Recently, while seated at a window of a Delta MD-80, I observed the driver of a Tug vehicle arrive at the last minute with three bags that had not been loaded on the flight. There was no baggage handler next to the conveyor belt, but I'm certain that a worker was in the belly of the plane arranging bags. The driver placed two of the bags on the belt and the third bag partially on the metal lip a the bottom of the belt. He then started the belt and drove away without looking back. Had he looked, he would have seen that the third bag did not go up the belt. Several Delta employees walked or drove by. Nothing was done. It took at least five minutes for someone to come along and move the bag about 6 inches so that it would catch on the belt. This observation has convinced me that Delta is going to have quite a challenge in retraining it's people to get them to the efficiency level of the low cost carriers. If they can't do this, they can kiss their new airline (and possibly their old one) goodbye.
David replies : I believe that Southwest may also use both doors at some airports. But you are of course correct - both when you point out that passengers can deplane/emplane faster through two doors, and also when you point out that Delta has other challenges that will likely negate any efficiencies that using both doors might offer!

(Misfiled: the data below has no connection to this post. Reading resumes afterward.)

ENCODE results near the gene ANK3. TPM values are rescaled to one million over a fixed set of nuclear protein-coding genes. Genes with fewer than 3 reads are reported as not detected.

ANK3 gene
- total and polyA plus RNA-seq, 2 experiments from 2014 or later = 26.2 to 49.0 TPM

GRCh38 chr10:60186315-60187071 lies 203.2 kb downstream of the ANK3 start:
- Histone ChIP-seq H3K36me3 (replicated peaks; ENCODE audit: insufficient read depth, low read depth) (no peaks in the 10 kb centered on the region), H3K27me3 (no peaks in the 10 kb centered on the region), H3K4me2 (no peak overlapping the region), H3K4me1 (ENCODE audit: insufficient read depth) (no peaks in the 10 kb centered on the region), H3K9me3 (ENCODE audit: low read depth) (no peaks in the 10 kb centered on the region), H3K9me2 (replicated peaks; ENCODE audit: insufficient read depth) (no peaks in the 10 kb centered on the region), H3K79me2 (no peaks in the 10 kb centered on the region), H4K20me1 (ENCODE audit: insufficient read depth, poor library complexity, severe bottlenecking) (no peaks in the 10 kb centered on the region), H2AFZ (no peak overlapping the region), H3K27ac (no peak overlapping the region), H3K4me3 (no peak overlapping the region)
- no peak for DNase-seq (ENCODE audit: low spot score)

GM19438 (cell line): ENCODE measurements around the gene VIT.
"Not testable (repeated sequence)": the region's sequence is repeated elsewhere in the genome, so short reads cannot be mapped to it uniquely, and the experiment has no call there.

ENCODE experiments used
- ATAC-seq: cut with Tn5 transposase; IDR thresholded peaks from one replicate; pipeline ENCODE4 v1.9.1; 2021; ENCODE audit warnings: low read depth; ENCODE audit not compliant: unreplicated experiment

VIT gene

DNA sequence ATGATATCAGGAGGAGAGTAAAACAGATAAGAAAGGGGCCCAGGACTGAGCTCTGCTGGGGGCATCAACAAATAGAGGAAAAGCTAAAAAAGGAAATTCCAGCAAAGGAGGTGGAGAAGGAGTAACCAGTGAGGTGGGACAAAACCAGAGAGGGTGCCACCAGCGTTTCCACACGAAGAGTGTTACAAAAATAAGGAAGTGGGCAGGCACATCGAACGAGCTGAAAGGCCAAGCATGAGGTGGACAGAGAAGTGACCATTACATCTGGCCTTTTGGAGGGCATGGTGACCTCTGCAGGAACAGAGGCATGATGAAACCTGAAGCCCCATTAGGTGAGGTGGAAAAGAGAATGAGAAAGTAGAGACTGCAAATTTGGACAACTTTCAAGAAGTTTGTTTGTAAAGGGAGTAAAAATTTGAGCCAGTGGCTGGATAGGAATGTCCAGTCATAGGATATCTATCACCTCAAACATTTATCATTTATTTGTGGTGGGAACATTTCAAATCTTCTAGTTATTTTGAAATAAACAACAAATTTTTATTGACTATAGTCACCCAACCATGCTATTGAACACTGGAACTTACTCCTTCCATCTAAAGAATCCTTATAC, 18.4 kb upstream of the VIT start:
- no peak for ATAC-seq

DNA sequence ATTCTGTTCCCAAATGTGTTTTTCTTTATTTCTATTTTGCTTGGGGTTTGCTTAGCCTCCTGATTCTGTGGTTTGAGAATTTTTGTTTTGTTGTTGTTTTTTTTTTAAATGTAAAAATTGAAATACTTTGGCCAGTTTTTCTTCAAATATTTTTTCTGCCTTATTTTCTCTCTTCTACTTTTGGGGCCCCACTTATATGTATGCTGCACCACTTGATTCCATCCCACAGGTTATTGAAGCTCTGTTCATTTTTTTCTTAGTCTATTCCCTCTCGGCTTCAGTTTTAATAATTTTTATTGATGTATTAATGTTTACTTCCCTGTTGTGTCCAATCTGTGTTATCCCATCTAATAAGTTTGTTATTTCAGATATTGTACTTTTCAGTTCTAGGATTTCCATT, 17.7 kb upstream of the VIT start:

Tom from the East coast writes : The additional question is how are they going to get 13.2 hours daily utilization per aircraft, flying between the northeast and Florida? Also, so what if flight attendants work longer days in exchange for more days off --- that does not increase productivity!
David replies : Labor costs are, of course, the biggest single cost category for any airline operation. I haven't seen any details at all on how Delta plans to control and reduce its labor costs for its new operation, and one has to worry that Delta's silence on this vital point means that the issue remains, as yet, unresolved.
Skip from Tennessee writes : If you want to see something with a different name that is an operating disaster, yet 100% owned and operated by Delta Air Lines, take a look at an outfit called ASA. That entity gives nightmares to its passengers and the cities whose travelers must rely on it.